If you work on codebases any larger than a few lines, at some point you will have to deal with data stored in some sort of document. Inevitably, this type will change, and you’ll need to add, remove, and rearrange fields—while still needing to retain compatibility with stored documents in earlier versions of the format.
This is a problem I’ve recently encountered on my side project, Unspool. Even though I’m the only person ever to have used the app, I still found myself iterating on the data structure to make more logical sense—leading to decoding errors and un-openable documents, along with lots of boilerplate that wouldn’t have been sustainable in the long run. (Read...)
I am pleased to announce the side project I’ve been working on for the past 3 months, and hope to release to the public some time this year. It’s called Unspool, and it exists because I’ve recently got back into film photography and wanted a metadata tagging app that doesn’t make me want to throw things.
I intend to write a developer blog on my experiences building Unspool at least once a month, to give me accountability to: (Read...)
On 3rd March, Jason Fried, co-founder of Basecamp (a company that runs an online project management tool and Hey, a privacy-focused email service) tweeted:
Company culture is not written down, it’s acted out. A company’s culture is a 50-day moving average of how it is, not how it thinks it is, wants to be, or was supposed to be.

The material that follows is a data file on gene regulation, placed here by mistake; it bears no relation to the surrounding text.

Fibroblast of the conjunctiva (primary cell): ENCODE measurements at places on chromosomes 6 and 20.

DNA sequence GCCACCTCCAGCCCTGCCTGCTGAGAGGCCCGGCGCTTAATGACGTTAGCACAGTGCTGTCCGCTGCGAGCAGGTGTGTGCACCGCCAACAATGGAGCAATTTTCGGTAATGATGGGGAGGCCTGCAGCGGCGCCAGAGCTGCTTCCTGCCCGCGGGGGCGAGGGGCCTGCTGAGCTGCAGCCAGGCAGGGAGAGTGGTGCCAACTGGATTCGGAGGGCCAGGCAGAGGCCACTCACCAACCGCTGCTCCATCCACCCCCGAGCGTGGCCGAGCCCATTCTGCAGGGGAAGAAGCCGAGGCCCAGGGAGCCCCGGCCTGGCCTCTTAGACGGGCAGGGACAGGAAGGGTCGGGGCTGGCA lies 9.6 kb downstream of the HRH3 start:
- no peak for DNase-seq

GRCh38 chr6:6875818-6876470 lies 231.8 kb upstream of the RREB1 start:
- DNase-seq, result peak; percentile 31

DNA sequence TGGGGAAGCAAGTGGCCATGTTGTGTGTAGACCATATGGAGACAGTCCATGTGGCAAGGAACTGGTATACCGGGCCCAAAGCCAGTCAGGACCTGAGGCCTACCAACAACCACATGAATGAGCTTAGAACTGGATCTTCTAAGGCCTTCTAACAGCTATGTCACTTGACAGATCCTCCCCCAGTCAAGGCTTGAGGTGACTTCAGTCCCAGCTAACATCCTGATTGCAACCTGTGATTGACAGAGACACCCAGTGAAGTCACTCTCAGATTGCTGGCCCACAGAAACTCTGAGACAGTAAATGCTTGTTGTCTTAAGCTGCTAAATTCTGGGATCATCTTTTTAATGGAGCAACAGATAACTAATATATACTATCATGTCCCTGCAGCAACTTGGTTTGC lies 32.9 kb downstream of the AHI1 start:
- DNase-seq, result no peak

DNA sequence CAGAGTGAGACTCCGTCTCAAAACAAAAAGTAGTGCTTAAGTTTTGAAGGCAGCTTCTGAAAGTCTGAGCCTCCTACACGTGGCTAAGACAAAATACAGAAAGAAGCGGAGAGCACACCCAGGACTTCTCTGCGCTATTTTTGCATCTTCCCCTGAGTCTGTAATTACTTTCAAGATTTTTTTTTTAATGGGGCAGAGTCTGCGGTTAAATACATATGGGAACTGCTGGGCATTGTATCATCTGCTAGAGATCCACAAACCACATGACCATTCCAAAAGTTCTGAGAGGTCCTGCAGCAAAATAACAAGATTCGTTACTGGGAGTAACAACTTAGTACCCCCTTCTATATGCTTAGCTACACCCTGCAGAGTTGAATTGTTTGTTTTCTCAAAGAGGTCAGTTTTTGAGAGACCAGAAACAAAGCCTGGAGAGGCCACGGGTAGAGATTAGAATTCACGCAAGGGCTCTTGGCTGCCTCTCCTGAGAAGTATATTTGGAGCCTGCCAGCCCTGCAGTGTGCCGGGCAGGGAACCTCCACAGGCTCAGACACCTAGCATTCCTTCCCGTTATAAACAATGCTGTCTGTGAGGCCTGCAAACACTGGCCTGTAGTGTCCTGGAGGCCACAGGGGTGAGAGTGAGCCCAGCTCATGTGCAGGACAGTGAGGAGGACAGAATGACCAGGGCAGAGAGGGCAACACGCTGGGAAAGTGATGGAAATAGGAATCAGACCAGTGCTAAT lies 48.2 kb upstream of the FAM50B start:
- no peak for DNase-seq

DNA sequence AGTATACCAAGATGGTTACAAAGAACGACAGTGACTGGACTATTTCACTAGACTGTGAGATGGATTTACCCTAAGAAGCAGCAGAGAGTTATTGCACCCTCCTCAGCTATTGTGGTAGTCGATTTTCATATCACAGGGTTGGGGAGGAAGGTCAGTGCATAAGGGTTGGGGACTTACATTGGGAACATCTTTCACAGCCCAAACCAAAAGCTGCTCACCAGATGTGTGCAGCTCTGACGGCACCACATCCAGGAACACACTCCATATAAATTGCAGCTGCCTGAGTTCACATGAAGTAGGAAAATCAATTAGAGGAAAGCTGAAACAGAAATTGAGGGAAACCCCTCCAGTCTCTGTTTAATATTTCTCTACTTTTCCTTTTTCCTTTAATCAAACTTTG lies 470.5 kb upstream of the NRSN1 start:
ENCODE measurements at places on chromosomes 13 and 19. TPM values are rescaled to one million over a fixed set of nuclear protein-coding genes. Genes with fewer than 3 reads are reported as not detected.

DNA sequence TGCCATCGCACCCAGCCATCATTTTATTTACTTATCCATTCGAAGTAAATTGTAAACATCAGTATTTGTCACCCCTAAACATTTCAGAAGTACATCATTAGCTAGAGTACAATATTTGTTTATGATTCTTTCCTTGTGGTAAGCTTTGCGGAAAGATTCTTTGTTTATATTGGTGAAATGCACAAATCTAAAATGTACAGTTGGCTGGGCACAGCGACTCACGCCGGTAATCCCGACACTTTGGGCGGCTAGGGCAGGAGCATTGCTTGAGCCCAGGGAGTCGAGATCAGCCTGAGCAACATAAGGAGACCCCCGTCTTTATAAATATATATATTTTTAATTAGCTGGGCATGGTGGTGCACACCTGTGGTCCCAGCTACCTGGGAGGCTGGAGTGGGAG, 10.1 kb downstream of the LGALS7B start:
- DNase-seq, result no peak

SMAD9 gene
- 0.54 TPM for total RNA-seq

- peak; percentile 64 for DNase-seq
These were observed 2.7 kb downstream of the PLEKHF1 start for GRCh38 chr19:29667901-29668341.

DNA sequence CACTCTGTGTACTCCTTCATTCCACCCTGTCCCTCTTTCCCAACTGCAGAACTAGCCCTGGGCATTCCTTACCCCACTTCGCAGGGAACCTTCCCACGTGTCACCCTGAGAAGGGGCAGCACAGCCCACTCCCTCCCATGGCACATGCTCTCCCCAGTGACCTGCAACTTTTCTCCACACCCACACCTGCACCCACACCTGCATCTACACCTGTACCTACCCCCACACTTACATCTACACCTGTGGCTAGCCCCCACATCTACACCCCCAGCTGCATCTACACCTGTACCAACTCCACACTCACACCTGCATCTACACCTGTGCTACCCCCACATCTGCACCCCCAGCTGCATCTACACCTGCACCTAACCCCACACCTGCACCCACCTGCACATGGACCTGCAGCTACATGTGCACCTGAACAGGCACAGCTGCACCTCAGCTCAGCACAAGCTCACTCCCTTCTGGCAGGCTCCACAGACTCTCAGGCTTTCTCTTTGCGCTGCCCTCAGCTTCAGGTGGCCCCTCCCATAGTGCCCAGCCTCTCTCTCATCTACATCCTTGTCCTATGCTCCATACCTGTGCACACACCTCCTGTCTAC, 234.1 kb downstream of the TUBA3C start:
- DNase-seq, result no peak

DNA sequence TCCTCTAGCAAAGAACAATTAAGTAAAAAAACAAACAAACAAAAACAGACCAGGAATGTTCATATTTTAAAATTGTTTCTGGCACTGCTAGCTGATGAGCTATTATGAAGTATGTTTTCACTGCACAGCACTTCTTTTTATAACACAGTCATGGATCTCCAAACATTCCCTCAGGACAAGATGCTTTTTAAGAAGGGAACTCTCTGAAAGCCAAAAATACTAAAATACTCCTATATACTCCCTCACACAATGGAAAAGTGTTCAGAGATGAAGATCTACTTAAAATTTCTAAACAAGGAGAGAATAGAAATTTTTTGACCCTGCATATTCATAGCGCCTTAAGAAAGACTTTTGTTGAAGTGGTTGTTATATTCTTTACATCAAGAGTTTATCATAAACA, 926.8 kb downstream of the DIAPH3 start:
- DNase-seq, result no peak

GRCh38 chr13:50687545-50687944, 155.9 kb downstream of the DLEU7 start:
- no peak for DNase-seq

Fifty-five short days later, on 26th April, he would publish a long and baffling blog post entitled “Changes at Basecamp. (Read...)
In 2014, a Tumblr post featuring an implausible anecdote involving a homeless man dancing to Gangnam Style and a miserly rich man being shamed in front of a crowd of applauding strangers was posted to Reddit, where it was roundly mocked. Over the years, Oppa Homeless Style, as it became known, became an infamous part of the ‘Tumblr canon,’ a widely-acknowledged example of the absurdity of a platform at the time famed for hosting naïve teens and ‘social justice warriors’ (a term used by people who think opposing social injustice and oppression is a bad thing, for some reason. (Read...)
I’ve removed gaug.es visitor counting from this website, for the following reasons:
this blog receives nowhere near the number of hits necessary to justify it; although I trust gaug.es to be less invasive than (e.g.) Google Analytics, there’s still no good reason to really be tracking what kind of devices people are using and where they’re coming from—even if it’s anonymous. The double advantage of this is that there are now literally no cookies on this website, and therefore, there is no need for a cookie warning any more. (Read...)